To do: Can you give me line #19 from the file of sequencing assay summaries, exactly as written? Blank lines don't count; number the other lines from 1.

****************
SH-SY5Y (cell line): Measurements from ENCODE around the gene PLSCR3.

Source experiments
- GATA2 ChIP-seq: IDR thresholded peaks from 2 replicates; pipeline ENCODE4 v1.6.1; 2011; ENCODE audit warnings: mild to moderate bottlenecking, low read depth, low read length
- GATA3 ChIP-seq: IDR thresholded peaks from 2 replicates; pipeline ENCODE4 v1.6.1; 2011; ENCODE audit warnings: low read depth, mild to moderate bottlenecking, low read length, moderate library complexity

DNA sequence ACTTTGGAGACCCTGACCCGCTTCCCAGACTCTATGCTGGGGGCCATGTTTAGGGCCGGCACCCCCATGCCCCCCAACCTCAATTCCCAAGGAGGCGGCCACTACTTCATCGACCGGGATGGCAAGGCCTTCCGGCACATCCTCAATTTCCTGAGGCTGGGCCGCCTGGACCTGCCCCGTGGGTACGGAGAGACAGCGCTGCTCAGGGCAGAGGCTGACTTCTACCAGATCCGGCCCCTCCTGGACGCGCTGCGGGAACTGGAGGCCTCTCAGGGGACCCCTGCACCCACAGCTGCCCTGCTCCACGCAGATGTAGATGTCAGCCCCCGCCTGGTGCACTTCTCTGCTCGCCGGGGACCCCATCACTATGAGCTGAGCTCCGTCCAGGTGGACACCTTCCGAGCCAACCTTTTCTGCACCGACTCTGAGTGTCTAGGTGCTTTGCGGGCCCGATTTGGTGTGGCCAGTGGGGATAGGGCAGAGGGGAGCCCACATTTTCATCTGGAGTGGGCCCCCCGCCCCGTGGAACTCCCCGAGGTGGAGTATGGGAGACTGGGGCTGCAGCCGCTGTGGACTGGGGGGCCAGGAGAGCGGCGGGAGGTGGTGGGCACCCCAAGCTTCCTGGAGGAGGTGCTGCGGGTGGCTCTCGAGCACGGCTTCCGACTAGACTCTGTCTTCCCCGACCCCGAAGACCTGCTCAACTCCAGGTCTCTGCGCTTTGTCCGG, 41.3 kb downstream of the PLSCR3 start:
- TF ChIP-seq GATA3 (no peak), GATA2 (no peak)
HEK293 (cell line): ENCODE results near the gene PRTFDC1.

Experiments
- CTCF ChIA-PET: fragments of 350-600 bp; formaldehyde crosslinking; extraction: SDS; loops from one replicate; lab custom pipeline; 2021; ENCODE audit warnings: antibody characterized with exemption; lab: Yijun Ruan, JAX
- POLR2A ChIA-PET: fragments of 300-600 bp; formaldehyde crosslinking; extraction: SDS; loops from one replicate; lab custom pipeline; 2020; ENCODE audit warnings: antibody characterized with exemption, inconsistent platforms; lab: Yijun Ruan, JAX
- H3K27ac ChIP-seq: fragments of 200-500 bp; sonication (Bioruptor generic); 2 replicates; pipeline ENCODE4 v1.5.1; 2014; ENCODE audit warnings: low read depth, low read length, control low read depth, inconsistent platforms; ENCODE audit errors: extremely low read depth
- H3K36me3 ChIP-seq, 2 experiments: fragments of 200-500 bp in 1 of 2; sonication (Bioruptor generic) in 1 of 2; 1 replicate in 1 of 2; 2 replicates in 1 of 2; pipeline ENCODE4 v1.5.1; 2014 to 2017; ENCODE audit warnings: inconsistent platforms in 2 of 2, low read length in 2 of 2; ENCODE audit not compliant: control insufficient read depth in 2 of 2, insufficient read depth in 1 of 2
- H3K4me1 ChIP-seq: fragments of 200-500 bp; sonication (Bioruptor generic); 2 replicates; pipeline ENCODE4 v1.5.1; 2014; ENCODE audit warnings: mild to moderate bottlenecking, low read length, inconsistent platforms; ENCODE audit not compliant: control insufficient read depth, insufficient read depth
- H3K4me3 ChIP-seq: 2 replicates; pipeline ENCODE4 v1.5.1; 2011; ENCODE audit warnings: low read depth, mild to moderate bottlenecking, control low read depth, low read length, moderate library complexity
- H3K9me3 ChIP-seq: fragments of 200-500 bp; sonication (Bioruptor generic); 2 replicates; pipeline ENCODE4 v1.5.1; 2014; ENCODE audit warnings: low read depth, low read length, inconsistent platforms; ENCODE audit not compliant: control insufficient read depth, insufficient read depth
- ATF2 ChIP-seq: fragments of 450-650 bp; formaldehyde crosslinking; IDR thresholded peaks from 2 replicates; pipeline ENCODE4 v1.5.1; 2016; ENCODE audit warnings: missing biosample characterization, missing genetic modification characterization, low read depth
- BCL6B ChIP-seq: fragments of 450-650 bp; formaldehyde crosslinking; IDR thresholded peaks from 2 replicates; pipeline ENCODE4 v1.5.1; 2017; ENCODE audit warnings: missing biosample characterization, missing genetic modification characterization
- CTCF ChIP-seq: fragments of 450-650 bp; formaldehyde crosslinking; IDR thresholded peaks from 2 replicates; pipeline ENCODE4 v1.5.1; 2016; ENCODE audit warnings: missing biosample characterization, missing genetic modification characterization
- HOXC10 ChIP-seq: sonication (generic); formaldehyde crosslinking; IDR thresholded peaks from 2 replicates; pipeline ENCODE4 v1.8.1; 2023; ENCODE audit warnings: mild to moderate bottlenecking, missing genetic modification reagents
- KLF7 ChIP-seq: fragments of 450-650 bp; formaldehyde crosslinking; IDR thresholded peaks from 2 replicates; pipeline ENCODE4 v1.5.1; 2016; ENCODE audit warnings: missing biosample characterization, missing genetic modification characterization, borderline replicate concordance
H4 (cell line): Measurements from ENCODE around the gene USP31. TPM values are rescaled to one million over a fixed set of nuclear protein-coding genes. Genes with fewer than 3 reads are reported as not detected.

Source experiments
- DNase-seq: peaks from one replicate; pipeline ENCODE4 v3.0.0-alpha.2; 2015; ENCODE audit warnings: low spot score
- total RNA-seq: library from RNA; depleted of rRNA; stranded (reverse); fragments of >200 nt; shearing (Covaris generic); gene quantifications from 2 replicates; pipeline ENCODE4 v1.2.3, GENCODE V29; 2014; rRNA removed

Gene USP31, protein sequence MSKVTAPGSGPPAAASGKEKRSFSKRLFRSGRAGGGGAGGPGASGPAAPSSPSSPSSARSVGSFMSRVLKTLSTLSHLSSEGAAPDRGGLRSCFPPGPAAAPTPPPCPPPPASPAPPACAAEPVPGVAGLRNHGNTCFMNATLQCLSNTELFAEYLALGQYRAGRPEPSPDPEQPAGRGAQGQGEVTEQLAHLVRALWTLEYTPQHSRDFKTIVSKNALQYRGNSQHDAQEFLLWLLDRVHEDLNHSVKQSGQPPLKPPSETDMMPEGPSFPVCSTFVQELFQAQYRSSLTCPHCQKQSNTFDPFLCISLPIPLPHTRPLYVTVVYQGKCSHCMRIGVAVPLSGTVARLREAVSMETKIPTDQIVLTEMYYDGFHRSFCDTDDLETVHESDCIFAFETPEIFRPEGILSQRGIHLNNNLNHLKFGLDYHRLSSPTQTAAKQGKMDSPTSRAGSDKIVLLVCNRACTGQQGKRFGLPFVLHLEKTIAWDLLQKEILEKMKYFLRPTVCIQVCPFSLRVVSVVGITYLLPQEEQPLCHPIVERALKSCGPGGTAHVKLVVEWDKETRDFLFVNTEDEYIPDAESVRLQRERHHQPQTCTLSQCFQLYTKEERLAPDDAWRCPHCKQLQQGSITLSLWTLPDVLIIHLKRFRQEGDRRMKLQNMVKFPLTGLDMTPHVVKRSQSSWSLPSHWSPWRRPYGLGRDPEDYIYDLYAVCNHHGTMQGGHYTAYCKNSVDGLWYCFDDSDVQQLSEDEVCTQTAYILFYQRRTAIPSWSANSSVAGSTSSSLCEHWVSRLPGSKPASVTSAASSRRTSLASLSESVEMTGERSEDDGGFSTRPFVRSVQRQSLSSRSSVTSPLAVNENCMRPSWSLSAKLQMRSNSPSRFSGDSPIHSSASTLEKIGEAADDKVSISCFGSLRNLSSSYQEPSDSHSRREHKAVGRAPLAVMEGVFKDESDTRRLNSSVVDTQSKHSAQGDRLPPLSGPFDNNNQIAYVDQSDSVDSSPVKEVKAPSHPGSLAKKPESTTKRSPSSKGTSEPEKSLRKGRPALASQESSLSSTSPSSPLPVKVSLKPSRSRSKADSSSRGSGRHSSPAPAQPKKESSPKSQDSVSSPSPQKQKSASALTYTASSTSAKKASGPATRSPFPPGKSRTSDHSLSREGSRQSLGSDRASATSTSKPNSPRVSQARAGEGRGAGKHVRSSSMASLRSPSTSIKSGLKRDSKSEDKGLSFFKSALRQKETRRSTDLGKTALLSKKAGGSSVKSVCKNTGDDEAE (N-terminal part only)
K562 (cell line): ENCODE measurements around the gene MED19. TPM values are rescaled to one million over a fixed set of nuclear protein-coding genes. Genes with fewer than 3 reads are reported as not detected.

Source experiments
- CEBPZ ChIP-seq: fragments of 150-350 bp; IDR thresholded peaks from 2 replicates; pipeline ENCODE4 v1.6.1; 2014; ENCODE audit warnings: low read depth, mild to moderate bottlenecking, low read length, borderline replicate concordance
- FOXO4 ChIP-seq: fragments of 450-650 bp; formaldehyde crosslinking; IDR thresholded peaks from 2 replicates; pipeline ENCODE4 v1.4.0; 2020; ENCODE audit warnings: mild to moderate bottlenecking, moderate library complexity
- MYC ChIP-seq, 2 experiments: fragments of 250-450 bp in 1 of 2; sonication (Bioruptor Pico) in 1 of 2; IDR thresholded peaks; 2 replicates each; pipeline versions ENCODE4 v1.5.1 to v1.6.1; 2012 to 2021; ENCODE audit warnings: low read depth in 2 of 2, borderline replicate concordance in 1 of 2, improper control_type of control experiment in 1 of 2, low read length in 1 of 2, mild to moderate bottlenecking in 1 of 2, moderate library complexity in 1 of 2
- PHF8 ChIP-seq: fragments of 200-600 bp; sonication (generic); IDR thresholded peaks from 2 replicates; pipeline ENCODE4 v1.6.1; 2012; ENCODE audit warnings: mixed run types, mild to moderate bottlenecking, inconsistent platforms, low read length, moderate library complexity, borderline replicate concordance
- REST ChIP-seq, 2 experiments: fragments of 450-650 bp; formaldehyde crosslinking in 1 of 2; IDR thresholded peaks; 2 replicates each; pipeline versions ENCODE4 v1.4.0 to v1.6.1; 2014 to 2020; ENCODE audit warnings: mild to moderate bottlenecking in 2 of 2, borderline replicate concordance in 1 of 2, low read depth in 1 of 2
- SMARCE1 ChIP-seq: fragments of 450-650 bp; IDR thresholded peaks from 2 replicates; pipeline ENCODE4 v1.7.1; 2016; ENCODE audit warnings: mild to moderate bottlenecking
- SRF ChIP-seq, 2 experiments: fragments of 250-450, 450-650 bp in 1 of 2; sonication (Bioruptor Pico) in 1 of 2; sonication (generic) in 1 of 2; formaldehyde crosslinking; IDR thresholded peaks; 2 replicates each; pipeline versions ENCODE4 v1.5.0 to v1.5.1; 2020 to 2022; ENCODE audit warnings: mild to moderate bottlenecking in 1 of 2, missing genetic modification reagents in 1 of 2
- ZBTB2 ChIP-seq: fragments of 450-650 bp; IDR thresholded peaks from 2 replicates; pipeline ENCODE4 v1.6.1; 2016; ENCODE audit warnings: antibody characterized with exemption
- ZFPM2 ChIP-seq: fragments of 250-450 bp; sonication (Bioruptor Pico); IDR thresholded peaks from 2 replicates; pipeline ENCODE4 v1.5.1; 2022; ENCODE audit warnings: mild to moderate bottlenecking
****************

- HOXC10 ChIP-seq: sonication (generic); formaldehyde crosslinking; IDR thresholded peaks from 2 replicates; pipeline ENCODE4 v1.8.1; 2023; ENCODE audit warnings: mild to moderate bottlenecking, missing genetic modification reagents